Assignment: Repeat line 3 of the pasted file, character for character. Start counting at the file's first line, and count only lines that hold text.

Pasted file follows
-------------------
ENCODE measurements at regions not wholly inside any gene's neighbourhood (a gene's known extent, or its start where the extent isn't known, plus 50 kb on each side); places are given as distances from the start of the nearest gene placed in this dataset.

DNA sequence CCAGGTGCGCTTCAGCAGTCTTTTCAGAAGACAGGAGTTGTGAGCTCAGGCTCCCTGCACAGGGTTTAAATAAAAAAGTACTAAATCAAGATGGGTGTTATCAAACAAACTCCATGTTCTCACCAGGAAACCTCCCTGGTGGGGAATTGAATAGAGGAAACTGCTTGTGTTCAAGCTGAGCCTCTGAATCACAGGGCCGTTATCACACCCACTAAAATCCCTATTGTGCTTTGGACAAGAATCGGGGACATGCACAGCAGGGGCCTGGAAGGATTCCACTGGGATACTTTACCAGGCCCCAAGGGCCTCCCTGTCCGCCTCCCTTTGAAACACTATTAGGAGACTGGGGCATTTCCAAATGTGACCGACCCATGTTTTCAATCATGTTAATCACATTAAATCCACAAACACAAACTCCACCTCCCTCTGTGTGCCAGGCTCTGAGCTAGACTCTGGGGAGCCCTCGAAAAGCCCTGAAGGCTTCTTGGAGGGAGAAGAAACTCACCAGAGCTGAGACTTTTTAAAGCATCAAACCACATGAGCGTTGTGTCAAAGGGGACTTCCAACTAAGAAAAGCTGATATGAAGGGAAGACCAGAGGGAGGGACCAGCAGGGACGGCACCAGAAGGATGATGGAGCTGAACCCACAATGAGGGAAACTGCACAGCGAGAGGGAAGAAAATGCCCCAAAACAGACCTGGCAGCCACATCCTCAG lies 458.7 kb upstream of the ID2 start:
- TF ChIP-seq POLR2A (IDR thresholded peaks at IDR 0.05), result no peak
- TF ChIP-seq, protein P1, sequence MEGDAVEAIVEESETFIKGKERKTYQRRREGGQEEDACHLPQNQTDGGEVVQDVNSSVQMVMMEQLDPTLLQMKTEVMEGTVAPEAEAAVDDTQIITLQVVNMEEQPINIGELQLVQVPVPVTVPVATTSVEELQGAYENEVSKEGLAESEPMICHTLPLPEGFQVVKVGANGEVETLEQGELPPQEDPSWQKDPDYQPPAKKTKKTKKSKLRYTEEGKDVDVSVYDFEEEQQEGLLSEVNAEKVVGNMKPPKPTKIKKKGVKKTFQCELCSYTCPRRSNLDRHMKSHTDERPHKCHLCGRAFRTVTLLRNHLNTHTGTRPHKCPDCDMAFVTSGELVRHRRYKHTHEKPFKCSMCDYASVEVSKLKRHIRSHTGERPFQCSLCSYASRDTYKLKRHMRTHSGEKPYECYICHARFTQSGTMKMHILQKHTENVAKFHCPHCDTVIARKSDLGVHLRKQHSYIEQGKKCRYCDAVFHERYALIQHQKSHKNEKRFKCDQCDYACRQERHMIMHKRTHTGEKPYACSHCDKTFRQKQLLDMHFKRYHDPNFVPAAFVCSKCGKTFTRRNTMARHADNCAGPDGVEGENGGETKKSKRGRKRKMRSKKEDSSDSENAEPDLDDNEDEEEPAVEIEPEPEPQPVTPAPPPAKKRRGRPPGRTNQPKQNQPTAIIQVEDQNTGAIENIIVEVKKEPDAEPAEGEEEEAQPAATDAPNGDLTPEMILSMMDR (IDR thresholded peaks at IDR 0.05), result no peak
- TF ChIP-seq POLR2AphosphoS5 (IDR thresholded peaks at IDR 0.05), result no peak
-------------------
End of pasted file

- TF ChIP-seq POLR2A (IDR thresholded peaks at IDR 0.05), result no peak